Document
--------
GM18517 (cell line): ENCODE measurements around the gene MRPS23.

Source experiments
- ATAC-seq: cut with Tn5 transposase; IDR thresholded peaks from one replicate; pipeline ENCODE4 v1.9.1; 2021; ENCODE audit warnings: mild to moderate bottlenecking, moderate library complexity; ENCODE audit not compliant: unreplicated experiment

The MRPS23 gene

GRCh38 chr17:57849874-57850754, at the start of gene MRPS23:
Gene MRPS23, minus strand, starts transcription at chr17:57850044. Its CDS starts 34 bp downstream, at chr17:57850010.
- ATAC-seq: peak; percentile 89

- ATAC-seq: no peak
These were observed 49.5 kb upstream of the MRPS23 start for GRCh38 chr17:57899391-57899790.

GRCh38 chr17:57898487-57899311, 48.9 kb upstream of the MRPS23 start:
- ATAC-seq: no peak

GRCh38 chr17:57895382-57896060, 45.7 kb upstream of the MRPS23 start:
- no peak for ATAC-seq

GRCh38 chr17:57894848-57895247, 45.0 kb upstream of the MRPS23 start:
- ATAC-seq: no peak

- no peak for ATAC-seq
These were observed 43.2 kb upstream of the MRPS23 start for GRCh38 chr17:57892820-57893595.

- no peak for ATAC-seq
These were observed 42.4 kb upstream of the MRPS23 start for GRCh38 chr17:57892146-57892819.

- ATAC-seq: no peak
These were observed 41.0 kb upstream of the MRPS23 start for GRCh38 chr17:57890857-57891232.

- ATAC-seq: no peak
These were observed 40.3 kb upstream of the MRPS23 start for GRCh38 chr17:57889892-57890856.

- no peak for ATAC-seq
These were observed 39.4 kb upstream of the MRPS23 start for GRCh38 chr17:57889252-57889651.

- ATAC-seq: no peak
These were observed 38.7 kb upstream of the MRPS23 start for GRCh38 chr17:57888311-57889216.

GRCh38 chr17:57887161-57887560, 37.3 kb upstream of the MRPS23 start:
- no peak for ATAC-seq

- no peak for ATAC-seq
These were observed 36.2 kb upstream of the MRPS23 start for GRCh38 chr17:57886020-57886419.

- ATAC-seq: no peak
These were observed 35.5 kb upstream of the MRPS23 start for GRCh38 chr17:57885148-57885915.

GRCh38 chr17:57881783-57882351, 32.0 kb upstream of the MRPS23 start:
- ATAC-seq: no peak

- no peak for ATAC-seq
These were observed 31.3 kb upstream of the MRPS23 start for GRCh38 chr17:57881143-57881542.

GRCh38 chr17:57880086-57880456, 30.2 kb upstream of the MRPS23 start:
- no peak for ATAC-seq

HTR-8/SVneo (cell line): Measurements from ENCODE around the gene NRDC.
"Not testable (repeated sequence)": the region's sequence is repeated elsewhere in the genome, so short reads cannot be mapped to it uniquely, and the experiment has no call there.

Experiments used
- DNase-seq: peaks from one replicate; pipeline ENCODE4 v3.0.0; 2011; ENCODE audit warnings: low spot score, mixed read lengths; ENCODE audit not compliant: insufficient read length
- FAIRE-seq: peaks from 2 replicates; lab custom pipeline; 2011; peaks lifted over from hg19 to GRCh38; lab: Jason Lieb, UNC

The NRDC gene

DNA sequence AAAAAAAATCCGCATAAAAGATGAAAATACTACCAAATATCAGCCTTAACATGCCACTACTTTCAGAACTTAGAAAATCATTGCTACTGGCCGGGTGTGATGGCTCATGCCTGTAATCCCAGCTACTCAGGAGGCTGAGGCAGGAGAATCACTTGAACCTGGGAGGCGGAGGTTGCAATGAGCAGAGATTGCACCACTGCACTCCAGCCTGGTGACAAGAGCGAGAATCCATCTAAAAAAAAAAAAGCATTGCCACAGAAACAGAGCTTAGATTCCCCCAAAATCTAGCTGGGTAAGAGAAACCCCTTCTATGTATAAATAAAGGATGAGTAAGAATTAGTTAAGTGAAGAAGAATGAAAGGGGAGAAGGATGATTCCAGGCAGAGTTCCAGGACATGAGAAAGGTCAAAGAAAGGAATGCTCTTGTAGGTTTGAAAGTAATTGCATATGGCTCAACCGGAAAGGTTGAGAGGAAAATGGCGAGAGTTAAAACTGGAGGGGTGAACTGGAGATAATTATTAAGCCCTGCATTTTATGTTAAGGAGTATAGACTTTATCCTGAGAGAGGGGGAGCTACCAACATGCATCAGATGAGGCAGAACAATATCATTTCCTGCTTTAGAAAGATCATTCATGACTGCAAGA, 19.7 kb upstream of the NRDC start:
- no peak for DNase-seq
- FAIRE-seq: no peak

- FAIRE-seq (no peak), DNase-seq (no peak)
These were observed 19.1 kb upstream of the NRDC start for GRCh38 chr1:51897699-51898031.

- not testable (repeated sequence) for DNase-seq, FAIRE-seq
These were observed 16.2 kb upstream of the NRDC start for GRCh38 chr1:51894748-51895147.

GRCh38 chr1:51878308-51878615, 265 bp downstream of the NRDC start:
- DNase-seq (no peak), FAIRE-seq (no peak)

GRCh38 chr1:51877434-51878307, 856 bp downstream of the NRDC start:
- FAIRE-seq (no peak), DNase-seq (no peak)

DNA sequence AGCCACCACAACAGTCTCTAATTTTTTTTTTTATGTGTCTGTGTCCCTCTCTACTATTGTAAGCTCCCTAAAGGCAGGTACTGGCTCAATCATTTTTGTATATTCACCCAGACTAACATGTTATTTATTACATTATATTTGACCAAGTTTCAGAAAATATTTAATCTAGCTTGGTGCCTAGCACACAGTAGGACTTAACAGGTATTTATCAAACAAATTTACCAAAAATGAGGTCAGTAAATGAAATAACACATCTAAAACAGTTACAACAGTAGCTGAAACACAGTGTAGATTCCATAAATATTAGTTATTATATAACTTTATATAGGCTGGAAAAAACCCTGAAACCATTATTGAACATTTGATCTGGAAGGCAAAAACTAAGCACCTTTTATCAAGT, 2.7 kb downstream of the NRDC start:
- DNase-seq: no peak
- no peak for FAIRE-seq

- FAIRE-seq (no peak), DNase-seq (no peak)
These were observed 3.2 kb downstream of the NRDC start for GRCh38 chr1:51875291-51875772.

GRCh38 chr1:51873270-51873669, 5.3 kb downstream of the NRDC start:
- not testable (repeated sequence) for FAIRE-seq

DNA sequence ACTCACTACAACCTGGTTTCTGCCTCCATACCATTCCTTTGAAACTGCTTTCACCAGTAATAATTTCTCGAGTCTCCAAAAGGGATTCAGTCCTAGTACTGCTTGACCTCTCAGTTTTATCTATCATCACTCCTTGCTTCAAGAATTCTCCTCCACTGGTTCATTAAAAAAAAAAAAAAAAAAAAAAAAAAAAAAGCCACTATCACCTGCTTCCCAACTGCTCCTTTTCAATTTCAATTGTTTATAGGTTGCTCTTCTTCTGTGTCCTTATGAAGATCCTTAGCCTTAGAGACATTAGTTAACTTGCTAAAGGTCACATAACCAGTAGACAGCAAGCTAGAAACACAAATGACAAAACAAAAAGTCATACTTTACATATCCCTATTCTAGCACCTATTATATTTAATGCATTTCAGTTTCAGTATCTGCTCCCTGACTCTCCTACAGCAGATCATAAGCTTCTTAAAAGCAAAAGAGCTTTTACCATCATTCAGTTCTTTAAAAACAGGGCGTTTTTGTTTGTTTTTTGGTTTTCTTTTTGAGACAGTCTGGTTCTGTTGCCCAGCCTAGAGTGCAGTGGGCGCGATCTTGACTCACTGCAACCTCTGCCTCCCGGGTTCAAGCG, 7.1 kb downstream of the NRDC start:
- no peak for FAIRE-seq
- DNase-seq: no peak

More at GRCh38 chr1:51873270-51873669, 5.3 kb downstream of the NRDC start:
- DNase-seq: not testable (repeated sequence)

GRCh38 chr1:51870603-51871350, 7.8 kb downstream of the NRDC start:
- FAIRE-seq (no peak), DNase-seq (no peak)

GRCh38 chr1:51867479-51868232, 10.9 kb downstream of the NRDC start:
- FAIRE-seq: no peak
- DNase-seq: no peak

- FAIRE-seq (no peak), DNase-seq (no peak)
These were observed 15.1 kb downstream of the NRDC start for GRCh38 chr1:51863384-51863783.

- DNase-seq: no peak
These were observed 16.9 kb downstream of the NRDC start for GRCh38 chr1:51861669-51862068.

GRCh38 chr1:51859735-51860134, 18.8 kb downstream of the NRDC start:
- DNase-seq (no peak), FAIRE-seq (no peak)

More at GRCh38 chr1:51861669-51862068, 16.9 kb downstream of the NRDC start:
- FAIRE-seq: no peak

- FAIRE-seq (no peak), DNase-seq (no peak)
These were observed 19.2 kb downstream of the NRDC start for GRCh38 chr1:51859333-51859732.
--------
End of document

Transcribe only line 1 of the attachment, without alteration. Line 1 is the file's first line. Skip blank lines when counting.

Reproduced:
GM18517 (cell line): ENCODE measurements around the gene MRPS23.